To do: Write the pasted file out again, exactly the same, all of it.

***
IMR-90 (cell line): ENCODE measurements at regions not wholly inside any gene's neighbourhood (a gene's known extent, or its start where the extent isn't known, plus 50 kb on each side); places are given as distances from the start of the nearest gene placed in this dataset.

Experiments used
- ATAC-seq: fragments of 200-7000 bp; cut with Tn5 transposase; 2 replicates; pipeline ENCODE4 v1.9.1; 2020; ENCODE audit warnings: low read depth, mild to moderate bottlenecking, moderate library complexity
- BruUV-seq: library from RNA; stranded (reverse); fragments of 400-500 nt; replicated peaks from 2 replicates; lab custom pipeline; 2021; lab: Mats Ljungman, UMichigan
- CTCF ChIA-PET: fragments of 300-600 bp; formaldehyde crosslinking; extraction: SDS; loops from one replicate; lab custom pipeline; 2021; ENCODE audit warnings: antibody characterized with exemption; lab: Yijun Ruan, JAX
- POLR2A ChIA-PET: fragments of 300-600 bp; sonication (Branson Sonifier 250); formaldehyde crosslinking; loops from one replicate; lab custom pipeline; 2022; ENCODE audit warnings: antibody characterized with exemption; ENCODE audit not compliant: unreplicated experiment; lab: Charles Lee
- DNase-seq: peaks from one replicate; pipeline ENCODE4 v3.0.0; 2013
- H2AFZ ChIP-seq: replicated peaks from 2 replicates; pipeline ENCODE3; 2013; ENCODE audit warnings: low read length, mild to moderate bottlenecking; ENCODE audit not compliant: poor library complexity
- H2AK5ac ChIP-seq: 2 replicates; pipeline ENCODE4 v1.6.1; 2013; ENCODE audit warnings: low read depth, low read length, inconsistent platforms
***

IMR-90 (cell line): ENCODE measurements at regions not wholly inside any gene's neighbourhood (a gene's known extent, or its start where the extent isn't known, plus 50 kb on each side); places are given as distances from the start of the nearest gene placed in this dataset.

Experiments used
- ATAC-seq: fragments of 200-7000 bp; cut with Tn5 transposase; 2 replicates; pipeline ENCODE4 v1.9.1; 2020; ENCODE audit warnings: low read depth, mild to moderate bottlenecking, moderate library complexity
- BruUV-seq: library from RNA; stranded (reverse); fragments of 400-500 nt; replicated peaks from 2 replicates; lab custom pipeline; 2021; lab: Mats Ljungman, UMichigan
- CTCF ChIA-PET: fragments of 300-600 bp; formaldehyde crosslinking; extraction: SDS; loops from one replicate; lab custom pipeline; 2021; ENCODE audit warnings: antibody characterized with exemption; lab: Yijun Ruan, JAX
- POLR2A ChIA-PET: fragments of 300-600 bp; sonication (Branson Sonifier 250); formaldehyde crosslinking; loops from one replicate; lab custom pipeline; 2022; ENCODE audit warnings: antibody characterized with exemption; ENCODE audit not compliant: unreplicated experiment; lab: Charles Lee
- DNase-seq: peaks from one replicate; pipeline ENCODE4 v3.0.0; 2013
- H2AFZ ChIP-seq: replicated peaks from 2 replicates; pipeline ENCODE3; 2013; ENCODE audit warnings: low read length, mild to moderate bottlenecking; ENCODE audit not compliant: poor library complexity
- H2AK5ac ChIP-seq: 2 replicates; pipeline ENCODE4 v1.6.1; 2013; ENCODE audit warnings: low read depth, low read length, inconsistent platforms